## Introduction

Multiple Imputation by Chained Equations is a robust, informative method of dealing with missing data in datasets. The procedure ‘fills in’ (imputes) missing data in a dataset through an iterative series of predictive models. In each iteration, each specified variable in the dataset is imputed using the other variables in the dataset. These iterations should be run until it appears that convergence has been met. This process is continued until all specified variables have been imputed. Additional iterations can be run if it appears that the average imputed values have not converged, although no more than 5 iterations are usually necessary. The accuracy of the imputations will depend on the information density in the dataset. A dataset of completely independent variables with no correlation will not yield accurate imputations. There are diagnostic plots available in `miceRanger` which allow the user to determine how valid the imputations may be.

### Predictive Mean Matching

`miceRanger` can make use of a procedure called predictive mean matching (PMM) to select which values are imputed. PMM involves selecting a datapoint from the original, nonmissing data which has a predicted value close to the predicted value of the missing sample. The closest N (`meanMatchCandidates` parameter in `miceRanger()`) values are chosen as candidates, from which a value is chosen at random. Going into more detail from our example above, we see how this works in practice: This method is very useful if you have a variable which needs imputing which has any of the following characteristics:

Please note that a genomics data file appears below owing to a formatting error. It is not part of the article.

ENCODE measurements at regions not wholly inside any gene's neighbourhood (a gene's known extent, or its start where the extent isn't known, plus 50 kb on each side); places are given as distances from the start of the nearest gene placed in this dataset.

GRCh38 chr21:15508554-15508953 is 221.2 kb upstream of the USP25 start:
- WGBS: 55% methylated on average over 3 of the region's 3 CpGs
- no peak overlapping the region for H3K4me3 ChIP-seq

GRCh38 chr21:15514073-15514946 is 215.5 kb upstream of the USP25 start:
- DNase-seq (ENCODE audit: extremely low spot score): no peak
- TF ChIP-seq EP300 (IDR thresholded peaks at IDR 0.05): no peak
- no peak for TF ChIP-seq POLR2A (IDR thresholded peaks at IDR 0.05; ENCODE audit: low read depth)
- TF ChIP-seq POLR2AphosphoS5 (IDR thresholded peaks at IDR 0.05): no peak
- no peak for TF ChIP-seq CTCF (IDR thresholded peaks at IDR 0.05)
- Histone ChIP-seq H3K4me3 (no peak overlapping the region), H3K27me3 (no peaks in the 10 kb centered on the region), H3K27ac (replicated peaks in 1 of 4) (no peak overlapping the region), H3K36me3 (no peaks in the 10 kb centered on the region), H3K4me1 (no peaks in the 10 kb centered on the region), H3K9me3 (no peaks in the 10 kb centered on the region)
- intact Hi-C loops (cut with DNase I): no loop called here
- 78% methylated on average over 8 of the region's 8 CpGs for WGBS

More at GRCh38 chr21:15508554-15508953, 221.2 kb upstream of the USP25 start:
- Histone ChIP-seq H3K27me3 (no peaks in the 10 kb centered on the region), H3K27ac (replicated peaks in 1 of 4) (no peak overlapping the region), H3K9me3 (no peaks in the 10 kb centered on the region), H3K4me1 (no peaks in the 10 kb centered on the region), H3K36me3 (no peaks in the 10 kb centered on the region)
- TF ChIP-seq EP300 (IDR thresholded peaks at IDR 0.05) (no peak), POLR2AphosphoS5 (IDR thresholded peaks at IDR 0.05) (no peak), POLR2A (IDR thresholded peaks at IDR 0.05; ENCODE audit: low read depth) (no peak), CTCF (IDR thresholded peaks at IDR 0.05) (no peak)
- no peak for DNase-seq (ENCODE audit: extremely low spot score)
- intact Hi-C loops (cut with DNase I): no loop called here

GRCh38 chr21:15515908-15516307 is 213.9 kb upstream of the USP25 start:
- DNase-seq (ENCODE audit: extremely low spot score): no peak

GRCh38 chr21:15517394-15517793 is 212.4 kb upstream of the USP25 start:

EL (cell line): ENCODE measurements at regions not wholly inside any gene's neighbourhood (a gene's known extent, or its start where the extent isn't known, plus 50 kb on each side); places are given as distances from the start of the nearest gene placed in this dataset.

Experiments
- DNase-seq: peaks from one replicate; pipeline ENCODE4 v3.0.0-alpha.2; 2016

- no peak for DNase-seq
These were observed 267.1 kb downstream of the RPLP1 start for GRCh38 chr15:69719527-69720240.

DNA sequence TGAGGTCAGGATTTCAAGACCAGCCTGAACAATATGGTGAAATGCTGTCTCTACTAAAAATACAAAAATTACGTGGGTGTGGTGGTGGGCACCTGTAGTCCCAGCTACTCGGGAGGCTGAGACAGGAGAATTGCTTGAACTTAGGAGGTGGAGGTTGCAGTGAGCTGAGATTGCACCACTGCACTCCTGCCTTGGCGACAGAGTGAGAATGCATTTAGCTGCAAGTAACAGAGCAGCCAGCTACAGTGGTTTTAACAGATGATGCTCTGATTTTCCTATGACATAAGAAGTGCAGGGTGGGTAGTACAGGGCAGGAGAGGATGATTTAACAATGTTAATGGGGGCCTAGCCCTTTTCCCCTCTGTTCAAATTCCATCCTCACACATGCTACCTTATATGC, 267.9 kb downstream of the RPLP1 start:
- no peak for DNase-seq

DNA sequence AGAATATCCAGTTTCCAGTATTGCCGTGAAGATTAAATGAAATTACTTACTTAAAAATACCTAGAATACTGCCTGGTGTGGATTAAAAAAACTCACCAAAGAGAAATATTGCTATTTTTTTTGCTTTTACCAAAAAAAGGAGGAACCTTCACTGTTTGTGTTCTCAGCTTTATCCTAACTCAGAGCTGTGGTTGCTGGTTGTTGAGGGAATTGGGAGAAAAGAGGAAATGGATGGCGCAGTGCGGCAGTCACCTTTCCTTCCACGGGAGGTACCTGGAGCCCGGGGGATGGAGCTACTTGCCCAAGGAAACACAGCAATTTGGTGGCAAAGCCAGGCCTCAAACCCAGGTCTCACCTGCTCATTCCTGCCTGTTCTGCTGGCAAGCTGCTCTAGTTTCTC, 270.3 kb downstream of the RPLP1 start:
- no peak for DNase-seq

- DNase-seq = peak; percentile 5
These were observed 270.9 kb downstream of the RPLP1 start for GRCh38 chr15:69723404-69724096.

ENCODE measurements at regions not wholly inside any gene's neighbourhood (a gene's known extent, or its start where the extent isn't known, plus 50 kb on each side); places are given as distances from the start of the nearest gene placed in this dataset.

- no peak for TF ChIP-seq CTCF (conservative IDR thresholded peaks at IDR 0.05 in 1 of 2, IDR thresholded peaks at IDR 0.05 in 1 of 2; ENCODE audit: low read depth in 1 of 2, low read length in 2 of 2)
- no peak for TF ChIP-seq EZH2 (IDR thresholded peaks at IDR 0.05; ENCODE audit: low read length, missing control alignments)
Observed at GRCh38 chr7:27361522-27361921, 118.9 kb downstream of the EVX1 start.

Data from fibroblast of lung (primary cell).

• Multimodal
• Integer
• Skewed

### Effects of Mean Matching

As an example, let’s construct a dataset with some of the above characteristics:

``````library(data.table)
library(miceRanger)

# random uniform variable
nrws <- 1000
dat <- data.table(Uniform_Variable = runif(nrws))

# slightly bimodal variable correlated with Uniform_Variable
dat\$Close_Bimodal_Variable <- sapply(
dat\$Uniform_Variable
, function(x) sample(c(rnorm(1,-2),rnorm(1,2)),prob=c(x,1-x),size=1)
) + dat\$Uniform_Variable

# very bimodal variable correlated with Uniform_Variable
dat\$Far_Bimodal_Variable <- sapply(
dat\$Uniform_Variable
, function(x) sample(c(rnorm(1,-3),rnorm(1,3)),prob=c(x,1-x),size=1)
)

# Highly skewed variable correlated with Uniform_Variable
dat\$Skewed_Variable <- exp((dat\$Uniform_Variable*runif(nrws)*3)) + runif(nrws)*3

# Integer variable correlated with Close_Bimodal_Variable and Uniform_Variable
dat\$Integer_Variable <- round(dat\$Uniform_Variable + dat\$Close_Bimodal_Variable/3 + runif(nrws)*2)

# Ampute the data.
ampDat <- amputeData(dat,0.2)

# Plot the original data
plot(dat)`````` We can see how our variables are distributed and correlated in the graph above. Now let’s run our imputation process twice, once using mean matching, and once using the model prediction.

``````mrMeanMatch <- miceRanger(ampDat,valueSelector = "meanMatch",verbose=FALSE)
mrModelOutput <- miceRanger(ampDat,valueSelector = "value",verbose=FALSE)``````

Let’s look at the effect on the different variables.

#### Bimodial Variable The affect of mean matching on our imputations is immediately apparent. If we were only looking at model error, we may be inclined to use the Prediction Value, since it has a higher OOB R-Squared. However, we are left with imputations that do not match our original distribution, and therefore, do not behave like our original data.